Shaped by War by Don McCullin (2010)

I felt I was in the right place at the right time. I had an almost magnetic emotional sense of direction pulling me to extraordinary places. (p.37)

In 2010 the Imperial War Museum held an exhibition of the war-related photos of Don McCullin. This is the large-format, coffee table book of the exhibition. It features a lot of his best-known work but also a number of previously unpublished photos, alongside some of his less well-known colour photos, and documentary records of his numerous trips, including passport photos and the covers of the magazines the work ended up appearing in. The final pages feature a selection of the powerful black-and-white photos he’s been taking more recently around his home, a renovated farmhouse in Somerset.

Many of the wars are introduced with explanations of the situations Don flew into and what he observed there, and so this handsome book amounts to an autobiography told through pictures of war. It’s divided into five sections:

  1. Early years 1935-1957
  2. Discovering photojournalism 1958-1966
  3. The Sunday Times 1967-1978
  4. Changing Times 1976-1983
  5. A new direction 1983-2009

The photos are printed large and on good quality glossy paper. They come across much powerfully than in his autobiography, Unreasonable Behaviour. The bigger pages, and gloss shine, makes a surprising difference.

I’ve read criticism of this book about the way that many of the photos are shown in the context of the original newspaper or magazine pages where they were first published. But, for me, seeing the yellowed pages of old Sunday Times magazines, and the words that journos and sub-editors have put round them, vastly increases their impact. Plus there’s an element of nostalgia for me, as I began to read newspapers in the early 1970s and so the layout and typefaces and picture quality reminds me of my youth.

The inclusion of the original magazine spreads also reminds you that McCullin was a jobbing photographer, going to sometimes extraordinary lengths to get the shot that conveyed a situation, a plight, a crisis. Not an artist. He is very insistent about this. Commenting on his single most famous image, the shell-shocked American soldier at Hue in Vietnam, he comments:

There’s an iconic look about it and you have to be careful about icons, because they can border on art. I have to be mindful about playing that card because I don’t want to be associated with art. I’m a photographer. I’m a photojournalist or whatever you want to call me. But I don’t belong to the world of art. (p.82)

Below are links to some of the images in the book. After an opening sketching out McCullin’s very tough, deprived childhood in squalid Finsbury Park, each section of the book has introductory text explaining the background to the war in question, as well as anecdotes about how he got to the scene, what he witnessed, the struggle to get the defining shot. There are also memories of colleagues he worked with, quite a few of whom died along the way, highlighting how many times he just made it, was lucky, avoided bullets, shells and grenade while those about him were not so lucky.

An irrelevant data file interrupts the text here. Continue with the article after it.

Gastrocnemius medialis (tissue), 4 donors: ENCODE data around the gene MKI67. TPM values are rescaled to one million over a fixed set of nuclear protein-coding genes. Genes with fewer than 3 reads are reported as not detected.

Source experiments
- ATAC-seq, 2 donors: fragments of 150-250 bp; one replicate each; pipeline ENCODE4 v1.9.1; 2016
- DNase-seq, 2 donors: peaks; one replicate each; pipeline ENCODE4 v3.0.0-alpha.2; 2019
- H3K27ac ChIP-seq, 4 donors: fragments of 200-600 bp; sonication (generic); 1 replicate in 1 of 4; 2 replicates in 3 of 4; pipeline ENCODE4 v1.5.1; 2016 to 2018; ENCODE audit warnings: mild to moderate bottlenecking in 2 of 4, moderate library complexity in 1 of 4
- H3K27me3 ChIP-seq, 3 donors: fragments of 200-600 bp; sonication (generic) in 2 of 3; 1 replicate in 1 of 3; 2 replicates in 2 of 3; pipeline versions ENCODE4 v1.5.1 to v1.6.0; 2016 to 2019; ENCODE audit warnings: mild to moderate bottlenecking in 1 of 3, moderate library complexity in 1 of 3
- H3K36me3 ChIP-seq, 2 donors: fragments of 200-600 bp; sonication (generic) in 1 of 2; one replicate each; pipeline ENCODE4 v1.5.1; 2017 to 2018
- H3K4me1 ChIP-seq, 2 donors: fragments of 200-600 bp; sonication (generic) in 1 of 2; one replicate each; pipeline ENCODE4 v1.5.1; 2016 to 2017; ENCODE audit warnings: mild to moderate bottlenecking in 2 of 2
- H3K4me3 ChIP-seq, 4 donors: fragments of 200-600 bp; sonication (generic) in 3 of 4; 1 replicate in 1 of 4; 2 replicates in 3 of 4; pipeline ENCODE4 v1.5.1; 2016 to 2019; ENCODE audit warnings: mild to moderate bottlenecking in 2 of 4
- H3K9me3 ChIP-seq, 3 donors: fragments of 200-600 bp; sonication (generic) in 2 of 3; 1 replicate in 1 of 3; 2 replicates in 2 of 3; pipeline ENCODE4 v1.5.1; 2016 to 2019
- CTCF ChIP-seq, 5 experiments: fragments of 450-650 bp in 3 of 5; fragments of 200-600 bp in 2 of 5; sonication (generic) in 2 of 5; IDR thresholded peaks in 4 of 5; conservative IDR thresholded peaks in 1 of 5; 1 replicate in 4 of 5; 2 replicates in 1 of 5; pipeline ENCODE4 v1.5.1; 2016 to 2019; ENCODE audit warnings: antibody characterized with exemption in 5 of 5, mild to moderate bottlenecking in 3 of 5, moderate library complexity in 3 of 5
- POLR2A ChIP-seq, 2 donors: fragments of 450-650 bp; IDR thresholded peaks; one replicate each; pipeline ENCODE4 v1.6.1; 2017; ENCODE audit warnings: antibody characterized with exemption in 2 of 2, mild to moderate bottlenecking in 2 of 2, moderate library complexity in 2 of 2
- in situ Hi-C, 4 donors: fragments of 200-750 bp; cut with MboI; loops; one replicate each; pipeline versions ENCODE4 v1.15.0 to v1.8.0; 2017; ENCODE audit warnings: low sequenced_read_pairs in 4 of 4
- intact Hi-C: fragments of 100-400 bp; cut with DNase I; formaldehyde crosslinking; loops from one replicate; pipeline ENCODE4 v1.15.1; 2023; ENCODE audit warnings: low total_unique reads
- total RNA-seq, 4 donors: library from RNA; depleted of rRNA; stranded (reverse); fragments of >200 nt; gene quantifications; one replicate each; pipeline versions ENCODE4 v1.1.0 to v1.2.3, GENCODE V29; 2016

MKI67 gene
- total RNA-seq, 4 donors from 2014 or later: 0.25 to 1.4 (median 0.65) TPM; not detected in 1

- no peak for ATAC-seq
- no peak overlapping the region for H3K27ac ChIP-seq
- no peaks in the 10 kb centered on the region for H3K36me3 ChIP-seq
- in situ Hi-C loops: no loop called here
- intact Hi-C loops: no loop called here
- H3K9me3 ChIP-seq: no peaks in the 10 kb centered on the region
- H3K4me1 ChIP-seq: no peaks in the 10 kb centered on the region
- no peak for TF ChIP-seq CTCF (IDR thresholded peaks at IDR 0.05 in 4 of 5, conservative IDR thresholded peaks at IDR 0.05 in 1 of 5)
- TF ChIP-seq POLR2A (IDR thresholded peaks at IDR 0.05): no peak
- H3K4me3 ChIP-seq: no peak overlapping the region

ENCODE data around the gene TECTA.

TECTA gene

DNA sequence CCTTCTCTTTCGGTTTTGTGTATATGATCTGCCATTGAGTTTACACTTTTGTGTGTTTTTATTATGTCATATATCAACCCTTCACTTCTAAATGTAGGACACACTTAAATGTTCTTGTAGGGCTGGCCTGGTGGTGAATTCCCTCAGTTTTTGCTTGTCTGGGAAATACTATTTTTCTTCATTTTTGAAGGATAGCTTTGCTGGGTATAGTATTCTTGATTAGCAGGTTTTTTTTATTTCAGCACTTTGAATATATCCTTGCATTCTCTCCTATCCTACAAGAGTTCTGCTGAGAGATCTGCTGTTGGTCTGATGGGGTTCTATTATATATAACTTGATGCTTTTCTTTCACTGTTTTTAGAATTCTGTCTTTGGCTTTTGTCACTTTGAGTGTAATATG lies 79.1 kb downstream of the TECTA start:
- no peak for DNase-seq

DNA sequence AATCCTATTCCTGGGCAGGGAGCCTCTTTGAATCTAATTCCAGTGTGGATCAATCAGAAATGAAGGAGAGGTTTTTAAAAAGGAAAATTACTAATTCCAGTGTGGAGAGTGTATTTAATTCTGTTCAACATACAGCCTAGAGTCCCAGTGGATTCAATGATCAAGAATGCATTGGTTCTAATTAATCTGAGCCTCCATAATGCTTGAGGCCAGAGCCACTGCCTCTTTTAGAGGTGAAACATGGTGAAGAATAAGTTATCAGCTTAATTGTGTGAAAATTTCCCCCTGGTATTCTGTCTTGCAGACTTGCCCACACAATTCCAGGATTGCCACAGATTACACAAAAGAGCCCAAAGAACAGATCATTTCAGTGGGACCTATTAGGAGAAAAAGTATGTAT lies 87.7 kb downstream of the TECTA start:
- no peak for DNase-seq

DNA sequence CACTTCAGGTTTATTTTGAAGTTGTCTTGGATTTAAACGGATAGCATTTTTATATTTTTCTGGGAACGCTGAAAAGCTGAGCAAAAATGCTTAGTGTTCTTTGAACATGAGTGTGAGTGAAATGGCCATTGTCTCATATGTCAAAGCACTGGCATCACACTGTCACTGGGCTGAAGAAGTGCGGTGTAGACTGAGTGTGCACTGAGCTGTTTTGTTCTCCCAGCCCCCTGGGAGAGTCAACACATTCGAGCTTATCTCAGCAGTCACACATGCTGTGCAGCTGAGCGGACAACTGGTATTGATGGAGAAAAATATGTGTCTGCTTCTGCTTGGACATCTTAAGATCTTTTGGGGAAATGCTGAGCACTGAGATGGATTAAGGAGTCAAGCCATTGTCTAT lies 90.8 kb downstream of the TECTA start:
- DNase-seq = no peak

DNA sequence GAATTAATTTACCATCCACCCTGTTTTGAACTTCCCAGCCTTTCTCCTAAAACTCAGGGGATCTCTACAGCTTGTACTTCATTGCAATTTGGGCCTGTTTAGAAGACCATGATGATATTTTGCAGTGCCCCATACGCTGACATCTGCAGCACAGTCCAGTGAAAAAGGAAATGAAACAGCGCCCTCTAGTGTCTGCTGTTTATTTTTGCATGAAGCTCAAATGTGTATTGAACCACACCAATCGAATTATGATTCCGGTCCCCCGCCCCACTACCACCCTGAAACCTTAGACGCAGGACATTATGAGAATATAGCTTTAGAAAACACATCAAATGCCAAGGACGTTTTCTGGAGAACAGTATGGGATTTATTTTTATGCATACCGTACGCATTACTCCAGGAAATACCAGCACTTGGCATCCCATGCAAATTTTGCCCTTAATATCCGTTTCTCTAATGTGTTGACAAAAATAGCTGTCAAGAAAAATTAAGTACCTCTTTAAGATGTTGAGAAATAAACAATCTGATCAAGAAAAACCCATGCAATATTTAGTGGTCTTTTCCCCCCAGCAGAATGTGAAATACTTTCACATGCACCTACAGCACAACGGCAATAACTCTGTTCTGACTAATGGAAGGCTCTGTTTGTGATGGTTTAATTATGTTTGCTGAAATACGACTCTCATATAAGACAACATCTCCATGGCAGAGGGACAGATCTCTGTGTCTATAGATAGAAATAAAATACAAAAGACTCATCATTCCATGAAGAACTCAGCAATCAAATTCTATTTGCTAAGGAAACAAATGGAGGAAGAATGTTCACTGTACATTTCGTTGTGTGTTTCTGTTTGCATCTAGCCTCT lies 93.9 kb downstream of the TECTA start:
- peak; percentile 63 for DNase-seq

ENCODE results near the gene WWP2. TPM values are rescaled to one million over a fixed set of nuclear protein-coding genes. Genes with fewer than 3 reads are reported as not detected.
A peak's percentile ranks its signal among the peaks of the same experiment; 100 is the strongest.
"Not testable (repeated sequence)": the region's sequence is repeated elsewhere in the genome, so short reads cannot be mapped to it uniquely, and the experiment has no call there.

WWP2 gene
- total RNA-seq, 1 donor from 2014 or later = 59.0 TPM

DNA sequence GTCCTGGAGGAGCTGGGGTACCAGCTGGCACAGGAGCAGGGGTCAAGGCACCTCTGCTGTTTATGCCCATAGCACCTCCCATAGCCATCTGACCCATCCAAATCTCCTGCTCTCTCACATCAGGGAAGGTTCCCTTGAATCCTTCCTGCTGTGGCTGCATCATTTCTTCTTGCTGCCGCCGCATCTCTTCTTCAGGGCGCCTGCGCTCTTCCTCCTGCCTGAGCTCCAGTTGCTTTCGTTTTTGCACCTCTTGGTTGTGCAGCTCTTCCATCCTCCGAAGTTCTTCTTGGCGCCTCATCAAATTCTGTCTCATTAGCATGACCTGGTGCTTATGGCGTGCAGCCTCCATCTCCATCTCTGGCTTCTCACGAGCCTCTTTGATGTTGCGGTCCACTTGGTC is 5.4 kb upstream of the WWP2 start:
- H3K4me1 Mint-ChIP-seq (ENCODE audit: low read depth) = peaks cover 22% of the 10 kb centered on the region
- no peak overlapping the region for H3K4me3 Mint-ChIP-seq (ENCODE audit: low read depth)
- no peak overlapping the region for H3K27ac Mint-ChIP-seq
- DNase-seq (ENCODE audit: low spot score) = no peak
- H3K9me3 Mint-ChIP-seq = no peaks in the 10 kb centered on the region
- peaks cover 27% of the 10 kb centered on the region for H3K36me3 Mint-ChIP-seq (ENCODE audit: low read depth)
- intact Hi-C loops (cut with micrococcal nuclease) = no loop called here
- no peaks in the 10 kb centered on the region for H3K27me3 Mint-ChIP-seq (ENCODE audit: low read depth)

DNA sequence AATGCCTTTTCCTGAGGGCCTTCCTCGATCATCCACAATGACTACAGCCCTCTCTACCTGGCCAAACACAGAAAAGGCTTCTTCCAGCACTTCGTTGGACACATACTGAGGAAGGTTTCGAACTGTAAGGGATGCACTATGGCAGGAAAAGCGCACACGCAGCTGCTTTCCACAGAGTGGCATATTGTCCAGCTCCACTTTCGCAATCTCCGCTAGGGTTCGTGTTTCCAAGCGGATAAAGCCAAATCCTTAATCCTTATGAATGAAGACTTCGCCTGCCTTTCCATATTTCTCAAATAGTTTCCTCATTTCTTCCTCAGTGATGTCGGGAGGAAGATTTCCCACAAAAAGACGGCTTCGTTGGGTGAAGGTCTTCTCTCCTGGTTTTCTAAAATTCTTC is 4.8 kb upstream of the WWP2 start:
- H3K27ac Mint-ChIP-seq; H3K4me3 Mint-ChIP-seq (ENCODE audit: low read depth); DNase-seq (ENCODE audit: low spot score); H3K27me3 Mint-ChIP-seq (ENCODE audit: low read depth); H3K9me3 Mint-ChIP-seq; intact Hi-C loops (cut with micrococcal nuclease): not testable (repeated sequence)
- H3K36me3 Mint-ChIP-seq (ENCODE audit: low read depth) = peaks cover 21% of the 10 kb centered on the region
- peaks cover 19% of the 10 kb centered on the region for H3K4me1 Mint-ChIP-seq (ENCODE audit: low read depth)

Another notable thing about the book is the number of colour photos, from a man known mainly for his preference for black and white. The coloured ones are just as good.

The photos are grim and powerful but what comes over most from the text is how much he is now ashamed, embarrassed and even disgusted at the way he sometimes behaved, at the situations he found himself in, at the continual nagging feeling that he was exploiting people and their terrible suffering.

I’m ashamed of it, of all the things I’ve seen in my life, all the blood, all the burnt children. I’m disgusted with the whole business. (p.160)

Which begs the question – How should we feel? The people who buy and look at these photos for ‘pleasure’?

The short last section concludes with a few of his landscapes and still lifes: louring photos of the Somerset countryside around his farmyard home, and still lifes he has carefully arranged, unique combinations of traditional English flowers and fruits with artefacts brought back from his travels.

He only photographs the landscapes in winter. He likes the skeletal structure of the trees and the spareness of the landscape. Also, he dislikes it if people compare the landscapes to war photos or imply they contain the psychological damage of his war experiences.

I like my landscape photographs to have the most perfect composition, because I want them to be kind on the eye. I want you to fall in love with them. You’re not going to love one of my war photographs, because they were never made for that reason. But my landscapes are for you to enjoy. (p.185)

As with the autobiography, the book ends with a hymn of appreciation to the beauty of the landscape around his house. It is very moving, after all the mayhem he has witnessed and described, for him to end the book watching the trout dance in the nearby stream, and for us to learn that he bought the land on the other side of the stream so that no-one could hunt and shoot the deer who sometimes cross it.

Enough of killing.


Credit

Shaped by War by Don McCullin Don McCullin was published by Jonathan Cape in 2010. All references and quotes are to the 2010 hardback edition.

Related links

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